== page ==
But the avocado study, published in The Journal of Nutrition, made little mention of how the vegetable changed the HDL levels.
This raises suspicion, experts say, as a drop in HDL could indicate an increased risk of heart problems.
The study, which looked at 45 overweight individuals, also set out to monitor triglycerides levels – a combination of fats used as an indicator of heart disease risk.
But it made no mention of these in their findings, which again raised the eyebrow of critics.
Dr Meyerowitz-Katz said on Twitter: ‘The results were hilariously unimpressive. Avocados reduced LDL (‘bad’) cholesterol a tiny bit, and changed the levels of a couple of antioxidants a tiny bit as well.
‘For reference, the reduction in LDL here is <10 per cent from baseline, while guidelines tend to argue for a 50 per cent reduction if possible.
‘So, there was a minimally important reduction in ‘bad’ cholesterol But here’s the funny part – it may not be important at all.
‘This is because, like many of these silly food studies, the researchers did a lot of what’s known as “within-group” comparisons.
‘Basically, this means that you compare the avocado diet at the end to the avocado diet at the beginning, rather than the control groups that they had This makes the result a bit meaningless because of regression to the mean (among other things).’
He said it was ‘absurd’ to suggest that the tiny changes in cholesterol could be beneficial to normal people in every day life.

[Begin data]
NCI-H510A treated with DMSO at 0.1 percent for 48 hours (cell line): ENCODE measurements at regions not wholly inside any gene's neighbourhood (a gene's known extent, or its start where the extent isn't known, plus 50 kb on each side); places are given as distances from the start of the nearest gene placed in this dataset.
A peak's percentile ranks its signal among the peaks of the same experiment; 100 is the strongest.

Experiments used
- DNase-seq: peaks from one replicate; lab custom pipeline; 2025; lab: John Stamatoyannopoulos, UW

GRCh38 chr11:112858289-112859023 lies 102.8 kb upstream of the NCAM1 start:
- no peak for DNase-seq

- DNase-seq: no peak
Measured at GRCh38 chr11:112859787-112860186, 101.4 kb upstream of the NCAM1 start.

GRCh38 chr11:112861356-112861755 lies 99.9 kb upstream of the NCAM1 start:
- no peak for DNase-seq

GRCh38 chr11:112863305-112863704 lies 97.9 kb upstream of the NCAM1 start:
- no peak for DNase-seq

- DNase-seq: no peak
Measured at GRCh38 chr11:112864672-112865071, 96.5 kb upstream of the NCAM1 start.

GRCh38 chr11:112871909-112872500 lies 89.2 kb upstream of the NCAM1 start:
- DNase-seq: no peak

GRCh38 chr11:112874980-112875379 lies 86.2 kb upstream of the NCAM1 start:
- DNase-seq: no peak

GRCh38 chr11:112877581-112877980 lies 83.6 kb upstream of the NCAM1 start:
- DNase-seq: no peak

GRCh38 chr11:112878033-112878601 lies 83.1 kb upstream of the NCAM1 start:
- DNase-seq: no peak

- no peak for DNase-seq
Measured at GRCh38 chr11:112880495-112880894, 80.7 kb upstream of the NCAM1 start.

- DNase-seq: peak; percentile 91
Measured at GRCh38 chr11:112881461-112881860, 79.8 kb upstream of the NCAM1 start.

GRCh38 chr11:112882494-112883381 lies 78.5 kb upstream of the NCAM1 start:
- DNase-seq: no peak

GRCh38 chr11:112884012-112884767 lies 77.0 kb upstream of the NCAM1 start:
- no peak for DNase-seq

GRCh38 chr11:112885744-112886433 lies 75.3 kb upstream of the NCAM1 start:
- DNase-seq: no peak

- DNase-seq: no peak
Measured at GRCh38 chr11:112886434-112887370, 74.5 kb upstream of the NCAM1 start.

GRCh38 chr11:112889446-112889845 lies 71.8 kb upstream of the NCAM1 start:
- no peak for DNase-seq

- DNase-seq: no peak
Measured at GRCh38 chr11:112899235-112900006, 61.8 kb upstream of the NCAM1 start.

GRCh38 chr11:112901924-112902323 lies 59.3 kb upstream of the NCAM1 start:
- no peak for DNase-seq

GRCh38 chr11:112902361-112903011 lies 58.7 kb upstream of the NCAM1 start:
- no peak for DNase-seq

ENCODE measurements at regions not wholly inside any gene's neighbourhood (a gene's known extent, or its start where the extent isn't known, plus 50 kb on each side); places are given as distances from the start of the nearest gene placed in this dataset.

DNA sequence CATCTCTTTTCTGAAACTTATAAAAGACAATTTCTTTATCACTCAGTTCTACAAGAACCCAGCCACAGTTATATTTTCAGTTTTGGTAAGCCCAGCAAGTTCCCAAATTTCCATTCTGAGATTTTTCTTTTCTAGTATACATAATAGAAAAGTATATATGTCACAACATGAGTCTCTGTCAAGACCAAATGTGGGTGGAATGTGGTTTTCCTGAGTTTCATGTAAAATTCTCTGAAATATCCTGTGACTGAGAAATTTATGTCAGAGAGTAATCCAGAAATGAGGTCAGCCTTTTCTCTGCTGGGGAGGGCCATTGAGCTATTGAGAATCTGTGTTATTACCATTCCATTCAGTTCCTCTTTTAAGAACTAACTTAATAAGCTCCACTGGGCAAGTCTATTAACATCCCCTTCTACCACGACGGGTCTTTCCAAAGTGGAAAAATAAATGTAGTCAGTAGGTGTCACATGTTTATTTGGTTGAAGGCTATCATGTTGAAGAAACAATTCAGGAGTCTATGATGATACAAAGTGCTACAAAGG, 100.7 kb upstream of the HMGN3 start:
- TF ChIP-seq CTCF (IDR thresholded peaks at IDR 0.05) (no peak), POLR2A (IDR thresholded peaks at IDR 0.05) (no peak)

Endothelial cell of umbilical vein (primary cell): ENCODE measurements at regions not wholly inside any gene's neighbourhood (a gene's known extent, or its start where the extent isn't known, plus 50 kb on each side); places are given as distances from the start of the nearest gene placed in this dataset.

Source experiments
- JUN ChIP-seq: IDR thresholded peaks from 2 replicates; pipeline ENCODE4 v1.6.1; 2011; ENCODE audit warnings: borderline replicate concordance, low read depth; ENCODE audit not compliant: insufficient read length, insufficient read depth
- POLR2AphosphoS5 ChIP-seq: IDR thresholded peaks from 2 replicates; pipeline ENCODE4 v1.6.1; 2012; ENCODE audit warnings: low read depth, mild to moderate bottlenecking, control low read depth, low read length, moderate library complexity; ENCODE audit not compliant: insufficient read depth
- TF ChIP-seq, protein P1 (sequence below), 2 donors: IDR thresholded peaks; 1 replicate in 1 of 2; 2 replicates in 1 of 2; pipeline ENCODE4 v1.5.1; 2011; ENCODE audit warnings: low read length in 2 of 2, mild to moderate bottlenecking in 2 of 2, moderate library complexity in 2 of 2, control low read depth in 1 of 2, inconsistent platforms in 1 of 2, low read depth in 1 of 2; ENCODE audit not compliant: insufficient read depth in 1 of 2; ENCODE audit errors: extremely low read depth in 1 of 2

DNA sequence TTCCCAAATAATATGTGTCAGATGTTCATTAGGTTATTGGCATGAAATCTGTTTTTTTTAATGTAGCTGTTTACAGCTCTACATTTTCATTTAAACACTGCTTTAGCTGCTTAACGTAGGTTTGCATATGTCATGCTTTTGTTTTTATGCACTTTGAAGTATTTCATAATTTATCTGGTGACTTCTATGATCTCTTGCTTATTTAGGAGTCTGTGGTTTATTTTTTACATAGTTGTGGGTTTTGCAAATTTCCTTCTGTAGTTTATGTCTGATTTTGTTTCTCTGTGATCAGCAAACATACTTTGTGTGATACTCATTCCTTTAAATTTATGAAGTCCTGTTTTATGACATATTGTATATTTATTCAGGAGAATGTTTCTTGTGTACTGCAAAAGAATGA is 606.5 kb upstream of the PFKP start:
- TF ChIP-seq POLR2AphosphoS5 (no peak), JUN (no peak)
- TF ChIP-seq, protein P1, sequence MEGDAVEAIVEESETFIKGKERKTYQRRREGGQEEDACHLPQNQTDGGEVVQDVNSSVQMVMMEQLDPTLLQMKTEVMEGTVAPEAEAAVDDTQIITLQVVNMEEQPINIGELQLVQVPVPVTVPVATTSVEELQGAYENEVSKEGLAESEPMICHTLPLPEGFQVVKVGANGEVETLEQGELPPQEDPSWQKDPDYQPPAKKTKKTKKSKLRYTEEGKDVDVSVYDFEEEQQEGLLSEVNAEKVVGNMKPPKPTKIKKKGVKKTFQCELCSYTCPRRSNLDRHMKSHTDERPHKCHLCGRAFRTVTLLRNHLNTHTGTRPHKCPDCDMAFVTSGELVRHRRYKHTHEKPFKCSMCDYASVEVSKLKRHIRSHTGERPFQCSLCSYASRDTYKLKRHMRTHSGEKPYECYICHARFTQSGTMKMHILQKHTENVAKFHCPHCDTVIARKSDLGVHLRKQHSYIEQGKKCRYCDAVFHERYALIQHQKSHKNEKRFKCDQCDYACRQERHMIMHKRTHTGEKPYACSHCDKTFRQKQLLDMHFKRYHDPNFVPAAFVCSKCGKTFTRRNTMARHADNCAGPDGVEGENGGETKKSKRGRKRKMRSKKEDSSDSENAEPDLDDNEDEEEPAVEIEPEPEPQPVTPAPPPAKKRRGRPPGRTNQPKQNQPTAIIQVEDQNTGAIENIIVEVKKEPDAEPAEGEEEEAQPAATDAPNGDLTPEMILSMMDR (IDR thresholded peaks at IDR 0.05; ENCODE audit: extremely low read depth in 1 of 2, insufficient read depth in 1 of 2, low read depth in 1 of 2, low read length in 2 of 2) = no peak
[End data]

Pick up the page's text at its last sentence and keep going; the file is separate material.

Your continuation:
Dr Meyerowitz-Katz added: ‘Remember, these weren’t (as the headlines suggest) people just adding avocados to their diets.
‘These were people eating carefully controlled, formulated diets centered around avocados.
‘It is absurd to suggest that you could take these complex, within-study diets and apply the results to people who are wondering what to eat to be a bit healthier.
‘This research was funded by the Hass Avocado Board, the organisation for the most commonly grown avocado in the world (who the senior study author also works for). In other words, BIG AVOCADO.’
The Penn State study took 45 obese and overweight adults and split them up into three groups.
Each adult took part in five weeks of three separate diets, in a randomly assigned order.
One followed a low-fat diet, another a moderate-fat diet, and the third a moderate-fat diet that included one avocado per day.
Participants in the latter group made up for the lack of avocados by eating extra healthy fats designed to mimic the amount of fatty acids found in avocados.
WHAT IS HIGH CHOLESTEROL?
Cholesterol is a fatty substance that is vital for the normal functioning of the body.
But too much can cause it to build up in the arteries, restricting blood flow to the heart, brain and rest of the body.
This raises the risk of angina, heart attacks, stroke and blood clots.
Cholesterol is made in the liver and is carried in the blood by proteins.
The first – high-density lipoprotein (HDL) – carries cholesterol from cells to the liver where it is broken down or passed as waste. This is ‘good cholesterol’.
‘Bad cholesterol’ – low-density lipoprotein (LDL) – carries cholesterol to cells, with excessive amounts then building in the artery walls.
High cholesterol can be genetic but it is also linked to a diet rich in saturated fat, as well as smoking, diabetes, high blood pressure and a family history of stroke or heart disease.
Blood cholesterol is measured in units called millimoles per litre of blood, often shortened to mmol/L.
A healthy adult’s overall level should be 5mmol/L or less, while their LDL level should be no more than 3mmol/L. An ideal level of HDL is above 1mmol/L.
Cholesterol can be lowered by eating a healthy, low-fat diet; not smoking; and exercising regularly.
If these do not help, cholesterol-lowering medication like statins may be prescribed.